“Taghycardia” mass adds or removes cover images to/from your music files automatically [Reader Contributed Post]

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I would like to draw attention to a low-profile Windows utility called “Taghycardia”, the purpose of which, according to its site, is “to make sure your music albums would be fully accessible on your iPhone/Windows Phone or other “tag-sorting portable media players”. The author is also positioning it as a “tagging utility for the lazy”.

And indeed, the program is essentially a highly automated easy-to-use mp3 tagger that requires rather little interaction: you choose a folder, press a “go” button, and after some prompts (if any) – “apply changes”. While going about the folder structure, the program prompts on any “inconsistencies” it spotted, like missing album or artist name, or when those names are not the same across a folder. Often, the utility itself offers correct info to complete missing fields, but when it does not, one can consult an online source in a semi-automatic fashion to get the needed metadata.

There is a feature of compilations processing, which is rare among common tag editors. The program has an option to “skip” compilations not displaying an inconsistency prompt. In addition, apparently it can add “iTunes compilation” field to the tags of a compilation album so one need not later check the checkbox manually in iTunes. The same could be done with “personal compilations”, when a folder contains many tracks from different albums by various artists. Moreover, the utility warns when track numbers are out of order often fixing them automatically.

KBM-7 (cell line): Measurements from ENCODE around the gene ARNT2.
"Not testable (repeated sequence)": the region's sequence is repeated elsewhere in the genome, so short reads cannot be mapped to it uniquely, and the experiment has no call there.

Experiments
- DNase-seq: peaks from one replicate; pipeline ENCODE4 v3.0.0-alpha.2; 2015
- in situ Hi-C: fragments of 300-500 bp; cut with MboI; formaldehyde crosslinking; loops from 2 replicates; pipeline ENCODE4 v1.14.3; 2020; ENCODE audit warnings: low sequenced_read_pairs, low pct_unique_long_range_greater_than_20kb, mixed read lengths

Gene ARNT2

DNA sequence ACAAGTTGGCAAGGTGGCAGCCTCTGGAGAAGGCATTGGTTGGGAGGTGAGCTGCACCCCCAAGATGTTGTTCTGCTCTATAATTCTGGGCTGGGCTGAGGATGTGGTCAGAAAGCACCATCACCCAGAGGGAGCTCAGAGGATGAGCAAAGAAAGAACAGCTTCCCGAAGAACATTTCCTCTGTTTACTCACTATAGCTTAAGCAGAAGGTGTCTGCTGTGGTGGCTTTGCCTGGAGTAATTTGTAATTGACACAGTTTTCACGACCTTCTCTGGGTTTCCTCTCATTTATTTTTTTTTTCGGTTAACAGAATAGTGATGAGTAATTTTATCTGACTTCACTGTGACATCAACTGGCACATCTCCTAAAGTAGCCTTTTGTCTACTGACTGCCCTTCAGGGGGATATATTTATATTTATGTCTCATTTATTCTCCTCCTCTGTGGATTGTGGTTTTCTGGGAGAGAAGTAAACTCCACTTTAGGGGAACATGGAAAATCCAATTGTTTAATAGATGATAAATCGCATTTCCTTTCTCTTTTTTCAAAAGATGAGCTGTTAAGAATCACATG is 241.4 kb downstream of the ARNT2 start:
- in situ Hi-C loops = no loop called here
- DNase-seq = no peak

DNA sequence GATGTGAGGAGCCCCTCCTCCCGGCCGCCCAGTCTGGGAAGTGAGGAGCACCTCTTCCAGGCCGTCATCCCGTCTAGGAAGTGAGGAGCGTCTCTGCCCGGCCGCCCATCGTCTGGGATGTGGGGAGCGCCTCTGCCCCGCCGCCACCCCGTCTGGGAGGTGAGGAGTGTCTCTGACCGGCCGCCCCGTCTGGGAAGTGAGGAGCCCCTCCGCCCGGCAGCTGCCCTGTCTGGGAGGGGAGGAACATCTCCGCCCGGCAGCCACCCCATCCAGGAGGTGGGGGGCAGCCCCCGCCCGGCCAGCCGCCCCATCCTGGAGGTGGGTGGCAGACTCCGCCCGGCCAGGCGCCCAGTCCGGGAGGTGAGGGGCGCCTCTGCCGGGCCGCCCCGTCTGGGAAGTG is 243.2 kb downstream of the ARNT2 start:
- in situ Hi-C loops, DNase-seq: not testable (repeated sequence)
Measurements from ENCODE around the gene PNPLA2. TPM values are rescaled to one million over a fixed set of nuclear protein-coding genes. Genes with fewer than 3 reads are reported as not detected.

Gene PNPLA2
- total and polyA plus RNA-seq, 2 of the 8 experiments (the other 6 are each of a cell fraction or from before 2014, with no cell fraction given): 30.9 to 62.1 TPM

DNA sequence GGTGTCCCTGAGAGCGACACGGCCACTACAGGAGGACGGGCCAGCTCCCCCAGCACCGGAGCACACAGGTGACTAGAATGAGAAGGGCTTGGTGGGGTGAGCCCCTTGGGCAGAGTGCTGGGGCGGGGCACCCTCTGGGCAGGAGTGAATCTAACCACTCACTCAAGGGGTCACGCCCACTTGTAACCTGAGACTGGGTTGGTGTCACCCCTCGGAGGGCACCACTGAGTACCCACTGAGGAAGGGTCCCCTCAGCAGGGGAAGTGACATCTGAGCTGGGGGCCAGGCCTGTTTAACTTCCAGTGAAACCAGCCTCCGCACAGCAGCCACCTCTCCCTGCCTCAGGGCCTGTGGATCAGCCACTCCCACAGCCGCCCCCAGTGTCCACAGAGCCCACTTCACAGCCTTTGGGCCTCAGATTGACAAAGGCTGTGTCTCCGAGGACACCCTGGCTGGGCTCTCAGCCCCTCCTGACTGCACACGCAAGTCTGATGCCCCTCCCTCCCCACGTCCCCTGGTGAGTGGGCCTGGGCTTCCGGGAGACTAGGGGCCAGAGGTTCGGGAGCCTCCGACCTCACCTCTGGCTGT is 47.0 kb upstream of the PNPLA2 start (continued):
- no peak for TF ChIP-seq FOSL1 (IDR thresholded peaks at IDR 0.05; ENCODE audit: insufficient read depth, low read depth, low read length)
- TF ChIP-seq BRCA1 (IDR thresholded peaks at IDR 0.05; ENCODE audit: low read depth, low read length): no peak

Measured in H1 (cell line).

In addition, the program has several cover art processing modes. In one of them, it discovers and embeds cover art into music files whenever it is missing. The plus side it uses both local and online images for embedding thus speeding up the process. In another mode however, the utility removes the images from tags, which can be useful to save space on a mobile device. The removed images optionally could be extracted into their respective folders.

Finally, there is an embedded semi-automatic mass tag editor, which can be used when the program was unable to correct a tag deficiency automatically. For instance, the editor can help to clarify an album’s track listing using an online source either matching it itself to the files or offering an option to perform a manual match.

The program is thoroughly documented on its site, so I had no problem learning its features.

NOTE: This is a reader-Contributed post. It is NOT a review and NOT written by our editors. Click here to browse more user-contributed posts, or here to submit your own.

Download the utility here: http://taghycardia.info